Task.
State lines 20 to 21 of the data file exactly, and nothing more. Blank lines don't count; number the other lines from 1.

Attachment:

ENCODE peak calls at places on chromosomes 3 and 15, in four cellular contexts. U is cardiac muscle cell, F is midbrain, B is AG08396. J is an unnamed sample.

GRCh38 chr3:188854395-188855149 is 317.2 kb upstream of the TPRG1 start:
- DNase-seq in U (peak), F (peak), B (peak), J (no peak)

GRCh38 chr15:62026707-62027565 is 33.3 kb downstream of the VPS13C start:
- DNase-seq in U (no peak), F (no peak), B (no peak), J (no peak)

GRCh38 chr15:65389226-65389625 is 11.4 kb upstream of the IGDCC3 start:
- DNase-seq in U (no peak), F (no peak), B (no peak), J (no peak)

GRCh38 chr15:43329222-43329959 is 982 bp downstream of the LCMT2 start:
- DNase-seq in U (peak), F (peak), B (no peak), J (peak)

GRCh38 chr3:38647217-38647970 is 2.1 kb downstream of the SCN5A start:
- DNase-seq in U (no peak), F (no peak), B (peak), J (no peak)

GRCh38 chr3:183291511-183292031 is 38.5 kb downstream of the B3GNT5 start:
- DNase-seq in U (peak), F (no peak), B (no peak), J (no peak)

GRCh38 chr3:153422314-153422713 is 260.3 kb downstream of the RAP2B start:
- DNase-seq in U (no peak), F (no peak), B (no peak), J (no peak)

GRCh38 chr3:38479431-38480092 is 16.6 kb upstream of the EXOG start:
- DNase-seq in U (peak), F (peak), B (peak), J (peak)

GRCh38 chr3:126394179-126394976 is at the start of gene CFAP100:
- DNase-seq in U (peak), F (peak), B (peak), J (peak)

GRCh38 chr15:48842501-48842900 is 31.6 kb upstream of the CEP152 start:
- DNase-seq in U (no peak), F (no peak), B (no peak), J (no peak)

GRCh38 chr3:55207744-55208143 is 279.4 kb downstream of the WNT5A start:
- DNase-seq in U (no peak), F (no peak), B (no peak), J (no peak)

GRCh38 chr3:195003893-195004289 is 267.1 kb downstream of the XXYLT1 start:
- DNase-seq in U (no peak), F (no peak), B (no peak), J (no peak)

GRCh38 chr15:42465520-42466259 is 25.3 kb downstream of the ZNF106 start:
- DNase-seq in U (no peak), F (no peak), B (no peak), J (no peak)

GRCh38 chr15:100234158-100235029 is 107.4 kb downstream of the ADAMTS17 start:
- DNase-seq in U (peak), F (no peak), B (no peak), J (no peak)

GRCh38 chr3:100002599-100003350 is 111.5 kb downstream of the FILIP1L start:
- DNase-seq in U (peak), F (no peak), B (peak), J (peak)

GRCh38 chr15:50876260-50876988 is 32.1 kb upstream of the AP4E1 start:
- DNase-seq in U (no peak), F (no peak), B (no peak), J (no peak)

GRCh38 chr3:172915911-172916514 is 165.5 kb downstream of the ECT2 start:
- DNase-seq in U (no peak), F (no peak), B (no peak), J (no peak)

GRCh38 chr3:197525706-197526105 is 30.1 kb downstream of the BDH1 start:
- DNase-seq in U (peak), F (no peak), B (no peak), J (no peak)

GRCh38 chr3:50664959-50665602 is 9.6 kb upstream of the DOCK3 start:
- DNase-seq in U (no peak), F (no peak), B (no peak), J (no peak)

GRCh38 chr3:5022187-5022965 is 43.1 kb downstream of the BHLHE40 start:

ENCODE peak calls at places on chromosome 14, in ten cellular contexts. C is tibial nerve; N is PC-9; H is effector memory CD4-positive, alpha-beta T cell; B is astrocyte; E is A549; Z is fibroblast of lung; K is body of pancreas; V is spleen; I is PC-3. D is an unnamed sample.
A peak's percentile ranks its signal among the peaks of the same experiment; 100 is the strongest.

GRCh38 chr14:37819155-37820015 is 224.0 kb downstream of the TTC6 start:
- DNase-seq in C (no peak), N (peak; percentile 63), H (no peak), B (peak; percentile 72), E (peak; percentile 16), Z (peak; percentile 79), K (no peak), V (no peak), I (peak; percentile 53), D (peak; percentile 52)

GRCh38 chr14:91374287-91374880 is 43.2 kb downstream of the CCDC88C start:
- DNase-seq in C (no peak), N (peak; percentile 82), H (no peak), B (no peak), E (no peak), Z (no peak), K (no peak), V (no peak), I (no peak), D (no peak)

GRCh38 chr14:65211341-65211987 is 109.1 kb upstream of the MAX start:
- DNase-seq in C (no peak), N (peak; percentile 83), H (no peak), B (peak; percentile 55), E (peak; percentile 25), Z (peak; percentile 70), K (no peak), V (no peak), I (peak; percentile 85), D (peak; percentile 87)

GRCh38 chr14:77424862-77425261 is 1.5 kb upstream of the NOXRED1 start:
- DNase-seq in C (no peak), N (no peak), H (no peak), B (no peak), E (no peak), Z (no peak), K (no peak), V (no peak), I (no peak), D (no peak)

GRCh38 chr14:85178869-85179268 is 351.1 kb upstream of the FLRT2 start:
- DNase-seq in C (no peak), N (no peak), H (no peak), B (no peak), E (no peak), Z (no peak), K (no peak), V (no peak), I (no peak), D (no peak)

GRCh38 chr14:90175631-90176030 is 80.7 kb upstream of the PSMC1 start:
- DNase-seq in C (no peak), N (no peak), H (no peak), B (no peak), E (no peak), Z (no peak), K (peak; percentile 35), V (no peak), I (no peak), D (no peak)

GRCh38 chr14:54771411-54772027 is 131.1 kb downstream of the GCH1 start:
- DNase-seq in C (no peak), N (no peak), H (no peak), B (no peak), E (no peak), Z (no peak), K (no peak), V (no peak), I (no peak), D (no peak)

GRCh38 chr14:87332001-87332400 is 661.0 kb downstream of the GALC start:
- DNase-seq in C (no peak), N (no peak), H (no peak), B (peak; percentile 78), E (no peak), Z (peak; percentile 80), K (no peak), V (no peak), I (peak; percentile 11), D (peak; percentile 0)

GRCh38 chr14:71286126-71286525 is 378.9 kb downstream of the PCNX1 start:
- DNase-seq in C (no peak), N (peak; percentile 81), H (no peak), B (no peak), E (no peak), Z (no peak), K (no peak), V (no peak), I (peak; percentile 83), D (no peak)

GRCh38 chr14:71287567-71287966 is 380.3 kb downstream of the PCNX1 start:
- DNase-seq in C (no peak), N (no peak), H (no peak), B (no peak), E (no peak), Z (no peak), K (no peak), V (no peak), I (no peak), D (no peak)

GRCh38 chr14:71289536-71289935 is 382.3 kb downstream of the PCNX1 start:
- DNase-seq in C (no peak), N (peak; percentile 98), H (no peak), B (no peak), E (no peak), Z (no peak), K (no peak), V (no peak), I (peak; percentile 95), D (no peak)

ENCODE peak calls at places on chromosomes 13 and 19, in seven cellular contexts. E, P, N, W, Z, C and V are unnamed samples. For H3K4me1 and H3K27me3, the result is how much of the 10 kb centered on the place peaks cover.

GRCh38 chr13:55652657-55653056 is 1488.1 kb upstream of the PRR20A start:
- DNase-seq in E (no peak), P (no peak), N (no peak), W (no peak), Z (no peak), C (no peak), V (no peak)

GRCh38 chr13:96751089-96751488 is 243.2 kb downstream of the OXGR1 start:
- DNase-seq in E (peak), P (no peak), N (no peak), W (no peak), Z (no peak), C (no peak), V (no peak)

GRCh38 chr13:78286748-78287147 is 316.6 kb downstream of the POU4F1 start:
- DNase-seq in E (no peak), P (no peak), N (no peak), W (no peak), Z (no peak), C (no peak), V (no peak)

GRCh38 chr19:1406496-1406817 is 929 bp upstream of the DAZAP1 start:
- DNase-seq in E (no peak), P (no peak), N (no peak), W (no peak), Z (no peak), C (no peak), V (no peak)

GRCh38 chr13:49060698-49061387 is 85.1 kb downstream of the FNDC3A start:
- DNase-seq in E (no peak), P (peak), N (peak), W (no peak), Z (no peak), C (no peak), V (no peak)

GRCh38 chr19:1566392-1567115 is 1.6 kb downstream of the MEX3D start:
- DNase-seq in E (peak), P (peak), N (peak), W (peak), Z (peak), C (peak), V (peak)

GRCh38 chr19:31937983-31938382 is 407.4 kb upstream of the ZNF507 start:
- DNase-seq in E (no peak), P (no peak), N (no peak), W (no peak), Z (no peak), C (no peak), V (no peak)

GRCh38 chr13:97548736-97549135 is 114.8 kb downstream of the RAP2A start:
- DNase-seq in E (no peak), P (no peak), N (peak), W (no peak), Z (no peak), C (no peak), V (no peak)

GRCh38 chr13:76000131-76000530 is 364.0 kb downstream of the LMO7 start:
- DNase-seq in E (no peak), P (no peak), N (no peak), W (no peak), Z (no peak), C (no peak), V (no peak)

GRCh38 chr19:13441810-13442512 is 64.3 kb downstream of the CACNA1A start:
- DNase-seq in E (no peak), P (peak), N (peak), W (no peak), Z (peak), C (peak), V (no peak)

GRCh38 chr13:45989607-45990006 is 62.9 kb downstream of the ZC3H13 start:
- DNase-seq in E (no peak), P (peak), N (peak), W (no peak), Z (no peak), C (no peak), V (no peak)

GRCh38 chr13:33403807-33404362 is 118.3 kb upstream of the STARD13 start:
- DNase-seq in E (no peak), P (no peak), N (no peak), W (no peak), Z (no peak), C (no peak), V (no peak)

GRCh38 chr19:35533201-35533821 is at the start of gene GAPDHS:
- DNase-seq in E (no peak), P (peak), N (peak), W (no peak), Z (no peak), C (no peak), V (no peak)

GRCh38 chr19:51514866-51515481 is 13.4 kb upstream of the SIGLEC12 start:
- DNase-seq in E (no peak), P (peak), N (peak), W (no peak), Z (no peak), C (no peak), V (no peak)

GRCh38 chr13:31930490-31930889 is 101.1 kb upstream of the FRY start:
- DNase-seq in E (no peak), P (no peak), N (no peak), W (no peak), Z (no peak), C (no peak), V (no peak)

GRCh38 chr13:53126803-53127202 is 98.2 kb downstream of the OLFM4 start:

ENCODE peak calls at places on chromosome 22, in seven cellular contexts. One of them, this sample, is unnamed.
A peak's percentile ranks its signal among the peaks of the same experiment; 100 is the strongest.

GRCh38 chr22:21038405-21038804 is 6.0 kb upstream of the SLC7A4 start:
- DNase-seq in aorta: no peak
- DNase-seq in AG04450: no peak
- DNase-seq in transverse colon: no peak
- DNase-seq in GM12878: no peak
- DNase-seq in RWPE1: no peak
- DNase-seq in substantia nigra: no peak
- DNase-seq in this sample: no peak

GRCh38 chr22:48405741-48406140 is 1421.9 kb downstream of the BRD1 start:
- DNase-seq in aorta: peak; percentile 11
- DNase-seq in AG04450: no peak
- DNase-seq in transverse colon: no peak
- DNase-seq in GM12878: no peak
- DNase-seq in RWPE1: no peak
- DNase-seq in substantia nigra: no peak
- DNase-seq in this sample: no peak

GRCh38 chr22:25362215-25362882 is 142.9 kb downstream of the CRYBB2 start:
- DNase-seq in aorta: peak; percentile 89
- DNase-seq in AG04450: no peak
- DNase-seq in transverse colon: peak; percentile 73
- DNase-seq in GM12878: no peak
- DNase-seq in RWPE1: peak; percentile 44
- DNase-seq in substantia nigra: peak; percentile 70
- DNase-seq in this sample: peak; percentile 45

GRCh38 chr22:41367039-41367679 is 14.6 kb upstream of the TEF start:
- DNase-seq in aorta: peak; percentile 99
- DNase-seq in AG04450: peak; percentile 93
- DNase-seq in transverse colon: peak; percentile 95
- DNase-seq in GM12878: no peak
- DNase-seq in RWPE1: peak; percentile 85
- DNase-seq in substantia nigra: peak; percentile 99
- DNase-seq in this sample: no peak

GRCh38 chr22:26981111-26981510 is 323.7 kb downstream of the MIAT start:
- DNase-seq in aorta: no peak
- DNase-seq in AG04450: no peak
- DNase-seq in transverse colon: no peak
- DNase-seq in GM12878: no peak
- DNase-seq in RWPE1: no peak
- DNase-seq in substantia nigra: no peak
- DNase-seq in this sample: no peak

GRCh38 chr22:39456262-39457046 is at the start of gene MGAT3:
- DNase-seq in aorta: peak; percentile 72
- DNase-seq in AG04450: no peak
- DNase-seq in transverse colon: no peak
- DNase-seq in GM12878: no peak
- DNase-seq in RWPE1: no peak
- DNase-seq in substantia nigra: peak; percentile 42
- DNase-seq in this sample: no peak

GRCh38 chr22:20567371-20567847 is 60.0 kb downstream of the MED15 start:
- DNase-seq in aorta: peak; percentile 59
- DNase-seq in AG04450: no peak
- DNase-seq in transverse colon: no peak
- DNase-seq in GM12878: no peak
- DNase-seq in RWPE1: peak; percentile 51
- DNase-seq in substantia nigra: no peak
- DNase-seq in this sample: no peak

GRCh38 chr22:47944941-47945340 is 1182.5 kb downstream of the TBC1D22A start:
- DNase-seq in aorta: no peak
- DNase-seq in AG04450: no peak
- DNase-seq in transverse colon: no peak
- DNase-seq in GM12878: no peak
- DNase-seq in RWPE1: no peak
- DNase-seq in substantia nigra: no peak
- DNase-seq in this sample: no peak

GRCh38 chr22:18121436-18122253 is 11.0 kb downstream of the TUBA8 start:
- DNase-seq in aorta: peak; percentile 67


GRCh38 chr15:48842501-48842900 is 31.6 kb upstream of the CEP152 start:
- DNase-seq in U (no peak), F (no peak), B (no peak), J (no peak)